I like to think that there’s a bit of us that travels with everything we touch.  We can’t see it, but we’re part of it.  Every day, Worthington travels to millions of people, across the globe.  We can’t see it, but we’re there.  And that is amazing.

Worthington’s Okabena Apple Tree: On the Verge of Extinction?

Our family heirloom is an apple. No, not a carefully curated first generation iPod, but an actual, grown-on-a-tree apple. The kind you eat and it supposedly keeps the doctor away.

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As the story goes, my great-great-great grandfather, H.J. Ludlow, a horticulturalist, propagated this special, hearty apple. It grew on the shores of Lake Okabena in Worthington, Minnesota, and took the name “The Okabena Apple.” Continue reading

Lessons from Being Away

Lisa and I count down the days between trips home to Worthington.  Whenever we step back on an airplane to return to the West Coast, it pains us to leave.

Almost nine years ago, I left Minnesota for graduate school in California.  Maybe it was the “glamour” of moving to California, or an escape, or just chasing sun and surf.  Although I never expected to be gone this long, it was absolutely, without a doubt, the place I was supposed to be.  My intention was to return to Minnesota in four years after graduation—I even took my bar exam in Minnesota.  However, a post-graduation opportunity I couldn’t turn down came available.  Yet, I sometimes wonder what it would be like if I had never left.

Surfing Broad Beach in Malibu

Conventional wisdom would have suggested that I go to law school in state given plans to eventually return to Minnesota.  But I’m thankful for my time away.  I could recount all the unique experiences that arose in California, but the experiences are not what I appreciate the most.  Instead, it’s the perspective this time provided.

Being away so long, I’ve come to realize what I miss the most.

When I step off the plane at Joe Foss Field, the air is noticeable clearer.  Lisa and I always remark about how crisp the air feels; how much better we breathe.  Instantly.

On my drive from Sioux Falls to Worthington, I am astounded at the breathtaking beauty of the Great Plains.  I never appreciated the magnificence of open spaces, rolling fields, and brilliant green vegetation.  Growing up, it was easy to overlook the beauty of a humble cornfield.  In California–with a “don’t save it, pave it” philosophy–such scenes are an anomaly.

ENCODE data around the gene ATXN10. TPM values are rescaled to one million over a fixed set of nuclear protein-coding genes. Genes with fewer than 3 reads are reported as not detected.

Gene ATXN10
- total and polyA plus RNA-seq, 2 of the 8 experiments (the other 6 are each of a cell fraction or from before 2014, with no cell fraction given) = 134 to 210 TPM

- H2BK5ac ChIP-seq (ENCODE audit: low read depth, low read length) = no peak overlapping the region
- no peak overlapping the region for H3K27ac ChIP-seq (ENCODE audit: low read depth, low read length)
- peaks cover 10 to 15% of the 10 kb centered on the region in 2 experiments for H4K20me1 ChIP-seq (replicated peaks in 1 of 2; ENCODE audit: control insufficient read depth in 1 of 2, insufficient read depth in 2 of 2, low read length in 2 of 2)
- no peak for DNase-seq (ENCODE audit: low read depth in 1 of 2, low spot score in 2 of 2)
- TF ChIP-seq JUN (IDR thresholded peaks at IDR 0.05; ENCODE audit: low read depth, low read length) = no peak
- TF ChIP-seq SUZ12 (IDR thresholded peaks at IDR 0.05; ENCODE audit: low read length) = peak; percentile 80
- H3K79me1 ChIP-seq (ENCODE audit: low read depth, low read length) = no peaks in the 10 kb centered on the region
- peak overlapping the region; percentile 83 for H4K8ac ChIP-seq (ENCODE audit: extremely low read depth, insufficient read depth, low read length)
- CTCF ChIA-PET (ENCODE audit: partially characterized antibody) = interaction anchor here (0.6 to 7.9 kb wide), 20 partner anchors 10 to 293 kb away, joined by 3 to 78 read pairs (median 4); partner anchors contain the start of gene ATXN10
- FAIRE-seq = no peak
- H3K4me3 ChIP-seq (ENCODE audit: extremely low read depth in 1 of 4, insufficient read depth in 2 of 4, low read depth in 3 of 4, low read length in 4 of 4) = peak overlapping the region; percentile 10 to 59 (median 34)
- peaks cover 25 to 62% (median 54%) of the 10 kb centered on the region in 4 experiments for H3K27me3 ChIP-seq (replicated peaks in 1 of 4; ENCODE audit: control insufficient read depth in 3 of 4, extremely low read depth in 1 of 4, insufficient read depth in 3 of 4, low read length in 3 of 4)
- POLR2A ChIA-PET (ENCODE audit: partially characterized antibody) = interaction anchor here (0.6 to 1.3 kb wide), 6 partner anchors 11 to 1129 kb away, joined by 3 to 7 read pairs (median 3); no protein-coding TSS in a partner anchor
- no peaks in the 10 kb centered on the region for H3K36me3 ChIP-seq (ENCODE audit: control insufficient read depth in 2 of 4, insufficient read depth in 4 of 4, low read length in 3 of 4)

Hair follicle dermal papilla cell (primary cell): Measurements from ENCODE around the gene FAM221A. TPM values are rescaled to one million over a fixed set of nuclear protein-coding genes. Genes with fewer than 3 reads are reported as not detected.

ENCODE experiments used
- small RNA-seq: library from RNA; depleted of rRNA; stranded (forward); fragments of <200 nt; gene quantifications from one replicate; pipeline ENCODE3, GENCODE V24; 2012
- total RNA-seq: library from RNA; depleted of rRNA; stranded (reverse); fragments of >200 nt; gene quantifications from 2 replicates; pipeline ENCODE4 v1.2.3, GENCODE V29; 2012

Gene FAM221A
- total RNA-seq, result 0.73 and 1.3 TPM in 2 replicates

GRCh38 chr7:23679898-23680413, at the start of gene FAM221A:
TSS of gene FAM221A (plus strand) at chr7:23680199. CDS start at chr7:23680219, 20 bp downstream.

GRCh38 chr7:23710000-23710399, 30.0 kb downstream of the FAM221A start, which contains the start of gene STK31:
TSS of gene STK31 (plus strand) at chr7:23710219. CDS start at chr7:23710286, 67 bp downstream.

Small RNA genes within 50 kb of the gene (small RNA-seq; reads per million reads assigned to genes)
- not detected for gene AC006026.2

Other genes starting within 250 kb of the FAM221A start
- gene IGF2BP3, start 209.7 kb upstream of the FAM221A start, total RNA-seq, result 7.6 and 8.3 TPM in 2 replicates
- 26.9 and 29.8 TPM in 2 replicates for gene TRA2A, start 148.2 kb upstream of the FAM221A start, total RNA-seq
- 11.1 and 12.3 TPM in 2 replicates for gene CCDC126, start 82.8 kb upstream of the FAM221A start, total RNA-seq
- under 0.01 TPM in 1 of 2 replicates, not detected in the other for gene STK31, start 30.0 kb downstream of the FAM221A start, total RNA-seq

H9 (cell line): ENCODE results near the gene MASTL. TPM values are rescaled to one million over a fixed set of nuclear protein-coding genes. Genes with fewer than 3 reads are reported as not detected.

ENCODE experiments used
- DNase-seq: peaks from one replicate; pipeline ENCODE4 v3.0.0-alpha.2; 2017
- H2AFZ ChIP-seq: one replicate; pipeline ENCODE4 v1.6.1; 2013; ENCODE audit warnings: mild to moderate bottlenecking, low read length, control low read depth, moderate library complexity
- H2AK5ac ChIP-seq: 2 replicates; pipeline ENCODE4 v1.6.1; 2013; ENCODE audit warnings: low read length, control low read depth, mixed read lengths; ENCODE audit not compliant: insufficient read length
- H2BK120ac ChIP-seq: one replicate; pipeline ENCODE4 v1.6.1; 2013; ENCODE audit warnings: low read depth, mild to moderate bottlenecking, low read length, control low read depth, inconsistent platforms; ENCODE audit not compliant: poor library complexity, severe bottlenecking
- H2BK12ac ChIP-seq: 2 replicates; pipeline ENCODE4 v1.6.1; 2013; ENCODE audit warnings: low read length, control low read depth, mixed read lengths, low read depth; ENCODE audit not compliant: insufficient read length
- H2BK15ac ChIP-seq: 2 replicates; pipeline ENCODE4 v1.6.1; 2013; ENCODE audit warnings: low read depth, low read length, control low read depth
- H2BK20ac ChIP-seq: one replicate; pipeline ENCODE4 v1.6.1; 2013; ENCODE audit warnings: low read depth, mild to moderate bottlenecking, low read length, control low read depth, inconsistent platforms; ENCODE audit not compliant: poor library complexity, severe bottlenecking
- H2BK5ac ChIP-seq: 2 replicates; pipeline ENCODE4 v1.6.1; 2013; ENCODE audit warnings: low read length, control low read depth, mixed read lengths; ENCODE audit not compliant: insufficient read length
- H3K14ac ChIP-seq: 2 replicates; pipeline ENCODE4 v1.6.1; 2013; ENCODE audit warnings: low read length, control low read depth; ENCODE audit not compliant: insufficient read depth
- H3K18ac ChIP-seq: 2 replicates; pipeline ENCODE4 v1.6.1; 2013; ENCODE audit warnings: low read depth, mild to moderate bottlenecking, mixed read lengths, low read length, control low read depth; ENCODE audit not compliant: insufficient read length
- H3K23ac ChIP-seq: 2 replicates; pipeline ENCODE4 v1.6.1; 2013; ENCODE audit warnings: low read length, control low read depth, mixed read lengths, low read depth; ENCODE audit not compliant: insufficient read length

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I love that nothing is crowded.  In LA, on the other hand, everywhere you go, it’s swarming with people.  You are never alone, and you fight for everything–seats at restaurants, space at the beach, and (paid) parking spots.  At home, I can park anywhere—I could practically double-park and no one would care.  And, it’s all free!  On top of that, Minnesota spots are all wide enough for my Worthington-bought Ford truck.

You can still trust a handshake at home.  Californians would call me crazy to trust a handshake, but, in the Midwest, you can.  People can be taken at their word.

Most of all, Lisa and I miss being surrounded by people that we know.  I bumped into a friend in our grocery store in California who told me that in two years of living in the same neighborhood, I was the first person she recognized in the grocery store.  It occurred to me that my California grocery stopping experience was similar.  I love returning to Worthington because I can’t go to the grocery store without knowing someone.  There’s something special about being in a community large enough not to know everyone, but small enough to get your arms around.

I remember graduating from high school–so many of my friends could not wait to get away.  It seemed like there was something better waiting for us in places like Los Angeles, New York, and even Minneapolis.  After a couple years, the sugar high wears off and you realize what matters most.

Still, I will always recommend to people that they leave home for a while.  I’ll recommend that they, indeed, follow that desire to flee.  Why?  It’s easy not to appreciate the seemingly ordinary things like free parking spaces, endless cornfields, and trustworthy handshakes.  Sometimes it takes experiencing the opposite to realize how good you had it.